The snowploughs came and we put down our beers and caught our planes home, but his simple mantra – ‘how can I create value for my customers each time we meet?’ – has served me well since then.

Because this is the secret of customer experience.

If we want to make the customer experience better, it’s simple. We make every customer encounter something that our customer values. Then we repeat for every step of the encounter.

Find this value and maximise it. If the encounter doesn’t add value, don’t do it.  That’s all.

What’s value?  It’s whatever the customer thinks it is. Things like:

Treating them like a person

  1. Displaying courtesy and good manners
  2. Smiling when we see them
  3. Pitching things in their  terms, not ours
  4. Treating the customer as someone who  is valued and not a potential thief or fraudster (Banks, are you listening?)
  5. Recognising them when we see them again
  6. Recognising them and rewarding them for coming back
  7. Apologising (and not with the weaselly “I’m sorry you feel that way”)
  8. Understanding their problem before offering a solution
  9. Making the customer look good (always a good thing to do)
  10. Showing we are thinking about them, and what matters to them,  even when they aren’t there
  11. Being respectful – of the customer, of our colleagues, of the competition
  12. Being kind.

Making it easy

  1. Taking away something that is inconvenient for them
  2. Simplifying the transaction (or better, simplifying the customer’s situation)
  3. Offering control to our customer (of the conversation, of the transaction)
  4. Making it so that there is only one way for the customer to do something – and it’s always good
  5. Being patient
  6. Making it easy to pay
  7. Making it easy to get money back
  8. Pricing fairly
  9. Being consistent
  10. Making it easy to talk to a person (if that is what our customer wants)
  11. Making it easy not to have to talk to a person (if that is what our customer wants)
  12. Making it easy for the customer to change their mind
  13. Welcoming returns with a smile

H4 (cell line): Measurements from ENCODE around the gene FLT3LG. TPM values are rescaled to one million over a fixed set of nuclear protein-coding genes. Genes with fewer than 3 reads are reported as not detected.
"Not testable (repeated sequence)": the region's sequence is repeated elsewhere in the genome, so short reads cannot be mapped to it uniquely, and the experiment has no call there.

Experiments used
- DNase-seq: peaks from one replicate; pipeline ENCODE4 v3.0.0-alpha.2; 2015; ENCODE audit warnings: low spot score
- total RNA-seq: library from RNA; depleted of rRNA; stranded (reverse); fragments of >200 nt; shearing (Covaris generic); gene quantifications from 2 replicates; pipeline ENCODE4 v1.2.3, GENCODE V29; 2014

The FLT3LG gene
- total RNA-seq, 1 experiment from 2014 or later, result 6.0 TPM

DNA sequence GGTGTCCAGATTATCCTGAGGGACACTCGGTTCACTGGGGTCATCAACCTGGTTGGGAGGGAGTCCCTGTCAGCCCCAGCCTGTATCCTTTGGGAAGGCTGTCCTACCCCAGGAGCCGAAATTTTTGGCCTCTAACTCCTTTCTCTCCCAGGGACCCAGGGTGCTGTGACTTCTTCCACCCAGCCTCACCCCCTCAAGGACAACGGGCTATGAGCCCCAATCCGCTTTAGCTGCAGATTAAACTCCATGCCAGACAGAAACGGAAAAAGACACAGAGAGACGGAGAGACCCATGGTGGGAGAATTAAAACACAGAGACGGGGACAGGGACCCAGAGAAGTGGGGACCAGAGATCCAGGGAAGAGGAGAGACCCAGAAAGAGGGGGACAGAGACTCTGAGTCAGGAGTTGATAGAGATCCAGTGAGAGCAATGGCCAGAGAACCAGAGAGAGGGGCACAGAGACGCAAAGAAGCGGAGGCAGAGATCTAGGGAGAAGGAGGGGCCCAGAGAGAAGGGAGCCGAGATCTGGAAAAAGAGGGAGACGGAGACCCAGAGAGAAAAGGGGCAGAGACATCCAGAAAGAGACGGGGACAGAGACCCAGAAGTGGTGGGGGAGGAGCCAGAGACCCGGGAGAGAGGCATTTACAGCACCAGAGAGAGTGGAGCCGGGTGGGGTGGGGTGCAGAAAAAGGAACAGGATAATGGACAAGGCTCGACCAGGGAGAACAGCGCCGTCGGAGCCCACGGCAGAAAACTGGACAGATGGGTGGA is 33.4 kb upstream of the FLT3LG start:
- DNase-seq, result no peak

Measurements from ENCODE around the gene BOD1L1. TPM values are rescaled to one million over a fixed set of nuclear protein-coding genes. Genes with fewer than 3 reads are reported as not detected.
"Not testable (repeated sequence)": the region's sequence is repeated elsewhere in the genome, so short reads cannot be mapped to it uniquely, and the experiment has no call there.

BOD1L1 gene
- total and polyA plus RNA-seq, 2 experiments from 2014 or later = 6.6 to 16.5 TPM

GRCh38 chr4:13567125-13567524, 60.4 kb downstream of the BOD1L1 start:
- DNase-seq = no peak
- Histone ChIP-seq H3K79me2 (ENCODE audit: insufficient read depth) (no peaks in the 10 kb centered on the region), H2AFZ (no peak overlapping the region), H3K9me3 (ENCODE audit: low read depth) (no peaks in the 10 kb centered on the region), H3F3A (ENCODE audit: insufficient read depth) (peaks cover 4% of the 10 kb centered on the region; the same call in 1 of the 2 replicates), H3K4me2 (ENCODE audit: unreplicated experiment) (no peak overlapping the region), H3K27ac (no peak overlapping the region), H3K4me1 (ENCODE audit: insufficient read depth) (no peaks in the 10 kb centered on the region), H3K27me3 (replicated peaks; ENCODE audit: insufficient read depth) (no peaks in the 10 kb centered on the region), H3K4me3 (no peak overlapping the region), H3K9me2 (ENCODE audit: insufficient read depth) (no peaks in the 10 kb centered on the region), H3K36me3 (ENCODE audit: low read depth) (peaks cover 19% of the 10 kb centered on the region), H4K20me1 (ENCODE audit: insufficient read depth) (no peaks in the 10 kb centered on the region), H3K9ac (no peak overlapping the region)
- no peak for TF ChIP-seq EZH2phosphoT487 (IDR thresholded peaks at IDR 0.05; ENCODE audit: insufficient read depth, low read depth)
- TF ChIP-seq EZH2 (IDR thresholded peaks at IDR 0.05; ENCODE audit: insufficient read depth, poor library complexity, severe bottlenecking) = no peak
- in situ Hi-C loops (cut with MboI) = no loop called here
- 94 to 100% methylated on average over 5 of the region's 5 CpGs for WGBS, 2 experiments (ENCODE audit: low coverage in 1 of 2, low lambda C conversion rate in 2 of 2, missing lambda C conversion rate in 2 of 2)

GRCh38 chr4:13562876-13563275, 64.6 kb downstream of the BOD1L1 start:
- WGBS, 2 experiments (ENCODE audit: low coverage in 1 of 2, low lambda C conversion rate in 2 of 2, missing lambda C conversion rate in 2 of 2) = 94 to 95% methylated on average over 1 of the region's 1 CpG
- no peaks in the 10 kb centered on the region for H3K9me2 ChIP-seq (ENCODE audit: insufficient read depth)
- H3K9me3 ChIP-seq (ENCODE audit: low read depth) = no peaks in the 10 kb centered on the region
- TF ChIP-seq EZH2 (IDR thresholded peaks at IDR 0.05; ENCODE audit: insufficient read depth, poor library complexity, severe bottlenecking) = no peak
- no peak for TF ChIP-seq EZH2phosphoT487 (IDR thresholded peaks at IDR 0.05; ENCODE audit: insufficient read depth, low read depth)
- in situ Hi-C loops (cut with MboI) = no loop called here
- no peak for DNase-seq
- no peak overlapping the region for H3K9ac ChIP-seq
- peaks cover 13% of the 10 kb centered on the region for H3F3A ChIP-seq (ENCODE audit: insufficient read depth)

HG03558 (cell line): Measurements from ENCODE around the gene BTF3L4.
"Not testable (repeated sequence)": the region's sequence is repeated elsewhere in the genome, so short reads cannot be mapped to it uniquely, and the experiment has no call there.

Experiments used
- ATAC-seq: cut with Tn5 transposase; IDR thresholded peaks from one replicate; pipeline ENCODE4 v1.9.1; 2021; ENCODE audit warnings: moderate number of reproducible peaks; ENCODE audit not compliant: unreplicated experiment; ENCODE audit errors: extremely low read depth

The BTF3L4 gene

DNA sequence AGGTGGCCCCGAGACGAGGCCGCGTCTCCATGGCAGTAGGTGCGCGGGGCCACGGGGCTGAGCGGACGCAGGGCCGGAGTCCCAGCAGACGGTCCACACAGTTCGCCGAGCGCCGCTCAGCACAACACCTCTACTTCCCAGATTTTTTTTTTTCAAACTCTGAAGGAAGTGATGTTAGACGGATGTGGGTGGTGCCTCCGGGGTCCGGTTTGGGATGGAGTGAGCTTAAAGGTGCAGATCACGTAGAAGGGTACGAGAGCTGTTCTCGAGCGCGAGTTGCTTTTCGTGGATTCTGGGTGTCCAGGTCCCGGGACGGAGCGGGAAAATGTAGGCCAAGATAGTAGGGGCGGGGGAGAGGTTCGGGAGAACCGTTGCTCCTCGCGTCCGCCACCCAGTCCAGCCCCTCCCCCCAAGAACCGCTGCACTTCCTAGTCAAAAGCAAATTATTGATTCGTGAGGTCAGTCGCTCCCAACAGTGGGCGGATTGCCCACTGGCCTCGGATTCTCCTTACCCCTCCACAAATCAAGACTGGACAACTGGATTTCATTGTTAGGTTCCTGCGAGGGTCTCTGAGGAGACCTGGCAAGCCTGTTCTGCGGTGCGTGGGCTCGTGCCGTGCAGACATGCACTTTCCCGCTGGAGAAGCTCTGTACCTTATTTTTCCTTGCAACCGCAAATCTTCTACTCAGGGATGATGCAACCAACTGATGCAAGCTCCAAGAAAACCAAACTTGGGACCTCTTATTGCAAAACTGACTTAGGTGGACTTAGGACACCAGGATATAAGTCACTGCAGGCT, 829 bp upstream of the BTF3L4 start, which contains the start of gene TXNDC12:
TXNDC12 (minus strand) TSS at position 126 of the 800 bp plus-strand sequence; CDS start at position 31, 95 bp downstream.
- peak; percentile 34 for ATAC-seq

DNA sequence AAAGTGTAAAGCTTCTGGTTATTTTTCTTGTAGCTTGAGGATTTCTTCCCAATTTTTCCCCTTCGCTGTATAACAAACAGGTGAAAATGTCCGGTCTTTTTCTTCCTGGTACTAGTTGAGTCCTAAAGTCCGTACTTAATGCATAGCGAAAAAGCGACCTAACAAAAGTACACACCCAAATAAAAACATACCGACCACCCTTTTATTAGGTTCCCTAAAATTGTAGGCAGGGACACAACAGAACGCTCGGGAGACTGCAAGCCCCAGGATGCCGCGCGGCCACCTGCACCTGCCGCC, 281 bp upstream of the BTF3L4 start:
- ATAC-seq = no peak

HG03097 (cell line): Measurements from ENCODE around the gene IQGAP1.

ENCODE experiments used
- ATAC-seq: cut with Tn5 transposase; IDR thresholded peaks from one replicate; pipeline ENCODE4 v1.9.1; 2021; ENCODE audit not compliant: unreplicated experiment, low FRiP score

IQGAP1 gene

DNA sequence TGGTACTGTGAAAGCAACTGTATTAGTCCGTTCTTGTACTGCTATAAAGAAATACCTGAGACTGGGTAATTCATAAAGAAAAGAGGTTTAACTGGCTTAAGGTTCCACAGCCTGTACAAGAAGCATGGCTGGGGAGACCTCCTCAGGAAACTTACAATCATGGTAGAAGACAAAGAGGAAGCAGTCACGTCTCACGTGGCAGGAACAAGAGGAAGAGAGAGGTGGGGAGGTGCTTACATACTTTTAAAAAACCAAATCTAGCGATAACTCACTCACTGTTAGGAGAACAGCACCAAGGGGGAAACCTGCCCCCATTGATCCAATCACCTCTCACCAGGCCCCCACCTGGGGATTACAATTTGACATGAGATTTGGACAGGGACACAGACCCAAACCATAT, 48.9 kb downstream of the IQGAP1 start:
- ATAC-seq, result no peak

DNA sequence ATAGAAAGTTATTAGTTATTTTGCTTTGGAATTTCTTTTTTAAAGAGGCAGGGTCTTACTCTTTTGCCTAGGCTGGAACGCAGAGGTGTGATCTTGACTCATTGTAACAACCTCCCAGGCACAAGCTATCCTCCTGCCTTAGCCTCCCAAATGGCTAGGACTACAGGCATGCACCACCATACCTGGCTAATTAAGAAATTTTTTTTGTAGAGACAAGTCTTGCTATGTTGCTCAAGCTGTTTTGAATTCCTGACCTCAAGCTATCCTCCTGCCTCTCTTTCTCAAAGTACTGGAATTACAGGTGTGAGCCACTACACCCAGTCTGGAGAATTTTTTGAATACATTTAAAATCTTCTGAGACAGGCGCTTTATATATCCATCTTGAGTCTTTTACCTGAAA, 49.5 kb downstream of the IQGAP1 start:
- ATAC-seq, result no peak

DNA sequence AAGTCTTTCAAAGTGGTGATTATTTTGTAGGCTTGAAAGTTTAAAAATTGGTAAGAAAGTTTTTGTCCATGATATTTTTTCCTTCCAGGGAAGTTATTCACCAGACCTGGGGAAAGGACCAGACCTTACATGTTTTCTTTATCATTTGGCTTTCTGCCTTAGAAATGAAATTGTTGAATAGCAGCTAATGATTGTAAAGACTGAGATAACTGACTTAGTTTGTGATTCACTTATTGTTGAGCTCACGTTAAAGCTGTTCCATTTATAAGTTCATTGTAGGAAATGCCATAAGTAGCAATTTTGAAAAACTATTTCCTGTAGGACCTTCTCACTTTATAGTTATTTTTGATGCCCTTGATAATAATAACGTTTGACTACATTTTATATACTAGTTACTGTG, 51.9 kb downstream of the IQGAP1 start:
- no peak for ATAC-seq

14. Improvising if the customer needs it
  15. Anticipating their questions (nicely)
  16. Listening to them. REALLY listening.  (Note: this one is hard).

Being honest

  1. If we can’t do it, saying so
  2. If someone else can do it better or cheaper, saying so
  3. Pricing things in ways that are clear and easy to understand
  4. No surprises – being up front with bad news and what we are doing to fix it
  5. If there is a quick or cheap fix for their problem, solving it for them
  6. Refusing to sell them the wrong thing
  7. Keeping our promises, no matter how small (especially the small ones)

Being interesting

  1. Being funny (but not offensive)
  2. Speak about their problems more than our solutions

Helping

  1. Explaining what is happening and what will happen next
  2. Putting ourselves in their shoes
  3. Giving them meaningful choices
  4. Tailoring what we do to what they want
  5. Keeping their anonymity (if that is what they want)
  6. Reassuring them
  7. Taking responsibility for sorting things out, even if it is not our fault
  8. Solving their problems quickly and consistently

 Giving them something

  1. Offering something extra (a lagniappe, for example)
  2. Giving away  insight or knowledge because the customer needs help
  3. Letting them take the credit
  4. Giving them things because we think they might like them
  5. Making it cheaper because they’ve come back
  6. Accepting that if they have got things wrong, it’s our fault for allowing it to happen

Speed

  1. Being fast
  2. Being instant
  3. Letting them be slow. Waiting for them. Patiently. And with a smile.
  4. Being convenient in ways that matter to them
  5. Asking them how quickly they want it and getting it to them whenever they say

Each of these will make the customer experience better.  Better, customers will value dealing with us. And if there’s value, they’ll be willing to buy from us.  And they’ll want to do it again. And this is the bottom-line reason why customer experience matters.

(Photo credit: adapted from ‘Happy Customer’ by Dan Taylor, https://www.flickr.com/photos/dantaylor/, modified under Creative Commons license) 

Five things Game of Thrones can teach us about customer experience

game-of-thrones-logoThis is a bit of shameless puffery on the back of the Game of Thrones (GoT) season finale tomorrow. But I make no apologies: GoT offers a number of useful lessons for those who want to make the customer experience better.